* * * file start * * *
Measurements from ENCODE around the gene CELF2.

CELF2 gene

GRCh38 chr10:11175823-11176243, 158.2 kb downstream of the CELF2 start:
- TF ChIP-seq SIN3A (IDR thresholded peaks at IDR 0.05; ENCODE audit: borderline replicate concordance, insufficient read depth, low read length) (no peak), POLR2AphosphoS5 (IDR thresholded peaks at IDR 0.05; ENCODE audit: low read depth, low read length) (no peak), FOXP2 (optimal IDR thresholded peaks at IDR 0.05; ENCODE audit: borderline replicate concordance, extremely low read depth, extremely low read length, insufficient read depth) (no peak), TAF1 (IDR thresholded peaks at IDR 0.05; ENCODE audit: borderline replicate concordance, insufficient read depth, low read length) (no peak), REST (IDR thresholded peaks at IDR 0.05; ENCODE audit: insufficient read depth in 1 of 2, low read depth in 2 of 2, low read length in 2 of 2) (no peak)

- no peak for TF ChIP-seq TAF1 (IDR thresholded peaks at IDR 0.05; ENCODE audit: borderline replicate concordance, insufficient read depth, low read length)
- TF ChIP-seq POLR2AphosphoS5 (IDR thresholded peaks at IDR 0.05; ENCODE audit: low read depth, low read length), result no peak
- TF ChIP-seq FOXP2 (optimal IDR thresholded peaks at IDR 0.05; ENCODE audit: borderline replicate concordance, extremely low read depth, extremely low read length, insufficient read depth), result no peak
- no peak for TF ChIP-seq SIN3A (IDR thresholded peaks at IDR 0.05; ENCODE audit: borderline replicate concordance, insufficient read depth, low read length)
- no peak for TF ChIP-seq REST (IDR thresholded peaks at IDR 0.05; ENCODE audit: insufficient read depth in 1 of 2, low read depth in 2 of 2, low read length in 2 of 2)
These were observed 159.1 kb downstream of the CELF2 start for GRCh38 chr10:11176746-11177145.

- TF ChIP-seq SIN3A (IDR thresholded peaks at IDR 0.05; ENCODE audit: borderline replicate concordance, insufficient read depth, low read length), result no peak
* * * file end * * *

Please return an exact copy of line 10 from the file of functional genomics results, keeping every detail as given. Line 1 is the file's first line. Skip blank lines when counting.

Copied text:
These were observed 159.1 kb downstream of the CELF2 start for GRCh38 chr10:11176746-11177145.